Health AGEnda

Valentines for the Hartford Change AGEnts (and my Dziadzia)

From left, Dziadzia, Rachael Watman, and Rachael's grandmother in 1971.

From left, Dziadzia, Rachael Watman, and Rachael’s grandmother in 1971.

My grandfather, Albert Chura, was born on Valentine’s Day in 1907, on a boat en route to the United States from Poland. His family wanted to make a better life in America. And after a lifetime of doing so, at the age of 83, he died on my birthday.

Valentine’s Day always makes me think of Dziadzia (Polish for Grandfather and oddly pronounced Judgie—“Mom, that can’t be how you spell it!”)

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What the Heck Are Hartford’s New Funding Areas? Part One: Leadership in Action

TS_imsis053-060_pencil250I think we have done a pretty good job at the John A. Hartford Foundation  of letting folks know that we have changed our strategic direction—that we are moving away from our signature, long-term faculty development investments to a more practice-driven focus to improve the health of older adults.

And I feel fairly confident that people know we are doing this because of the demographic imperative (e.g, in 2011, the first of the Baby Boomers turned 65 and 10,000 people celebrate this birthday every day) and because of the multiple federal health care opportunities now available potentially aligned with our mission.

Chris has blogged about our strategic direction and new priorities and so have others. We also have talked frequently about this while on the road.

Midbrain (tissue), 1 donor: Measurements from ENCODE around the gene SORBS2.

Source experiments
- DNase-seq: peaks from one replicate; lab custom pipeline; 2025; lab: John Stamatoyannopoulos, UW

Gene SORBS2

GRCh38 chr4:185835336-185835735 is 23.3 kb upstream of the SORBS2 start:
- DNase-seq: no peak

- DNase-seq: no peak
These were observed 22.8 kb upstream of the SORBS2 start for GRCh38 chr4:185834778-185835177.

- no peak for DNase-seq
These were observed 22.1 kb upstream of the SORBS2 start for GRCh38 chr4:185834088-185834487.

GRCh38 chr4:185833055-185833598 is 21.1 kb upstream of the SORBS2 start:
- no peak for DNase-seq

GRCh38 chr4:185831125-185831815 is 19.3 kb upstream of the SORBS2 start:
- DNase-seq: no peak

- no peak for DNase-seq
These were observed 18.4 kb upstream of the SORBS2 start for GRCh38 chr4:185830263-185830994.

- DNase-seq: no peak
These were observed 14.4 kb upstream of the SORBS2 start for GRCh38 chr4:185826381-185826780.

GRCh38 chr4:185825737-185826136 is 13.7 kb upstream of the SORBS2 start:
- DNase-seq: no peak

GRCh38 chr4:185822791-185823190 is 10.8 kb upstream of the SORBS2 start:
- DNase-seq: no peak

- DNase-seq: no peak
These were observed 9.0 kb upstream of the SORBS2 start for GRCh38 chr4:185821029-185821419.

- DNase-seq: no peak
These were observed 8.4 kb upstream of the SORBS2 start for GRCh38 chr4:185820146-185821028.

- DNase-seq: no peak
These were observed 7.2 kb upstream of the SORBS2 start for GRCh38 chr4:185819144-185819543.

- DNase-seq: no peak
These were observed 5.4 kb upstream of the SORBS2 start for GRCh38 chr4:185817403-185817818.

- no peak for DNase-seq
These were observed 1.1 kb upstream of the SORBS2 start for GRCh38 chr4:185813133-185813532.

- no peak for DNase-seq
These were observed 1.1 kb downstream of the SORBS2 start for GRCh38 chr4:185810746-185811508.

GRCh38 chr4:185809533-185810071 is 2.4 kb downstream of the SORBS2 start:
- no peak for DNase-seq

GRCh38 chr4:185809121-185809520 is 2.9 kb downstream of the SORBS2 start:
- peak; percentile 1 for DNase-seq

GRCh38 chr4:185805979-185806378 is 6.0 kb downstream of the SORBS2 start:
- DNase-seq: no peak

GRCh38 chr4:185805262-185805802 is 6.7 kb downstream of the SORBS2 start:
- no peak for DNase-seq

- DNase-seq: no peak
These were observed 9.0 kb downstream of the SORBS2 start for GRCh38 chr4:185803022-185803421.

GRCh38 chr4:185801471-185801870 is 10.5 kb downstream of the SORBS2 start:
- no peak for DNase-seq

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Grant Will Help Evidence-Based Movement Take Next Steps

graph_ebp350This month in the Journal of the American Geriatrics Society, there is a short editorial reporting on a national movement that has been more than 12 years in the making. In the paper, titled Self-Management at the Tipping Point: Reaching 100,000
Americans with Evidence-Based Programs, long-time National Institute on Aging leader Marcia Ory, PhD, along with luminaries such as Kate Lorig, DrPH, of Stanford, and Nancy Whitelaw, PhD, Senior Fellow at the National Council On Aging (NCOA) and past president of the Gerontological Society of America, discuss the long journey to reach the 100,000th older adult with evidence-based health promotion services.

While the most important part of this story has been the thousands of community-based agencies around the country that have adopted and offered evidence-based programs that improve the health of older Americans, there have been terrific partnerships behind the scenes among many funders, researchers, and leaders of the movement.

And I’m pleased to say that today, the John A. Hartford Foundation trustees approved a grant to help the evidence-based movement take its next steps. More on that in a minute.

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Going to College

Effective June 30, 2012, the Hartford-funded Building Academic Geriatric Nursing Capacity (BAGNC) Initiative will be moving.

BAGNC was born and raised at the American Academy of Nursing, where it has thrived for 12 years. The evidence lies in the over 200 gero-focused pre- and post-doctoral nursing students who have taught close to 33,000 students, received over $74 million in funding, and published over 1,300 articles on the care of older adults.

The Academy’s President, Joanne Disch, positively reflects on those years. “We are certainly proud of the role that the American Academy of Nursing has played in the development of the many Scholars and Fellows who now have the knowledge and skills to impact the quality of care delivered to our nation’s elders,” she explains.

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Elder Abuse Researchers Honored at GSA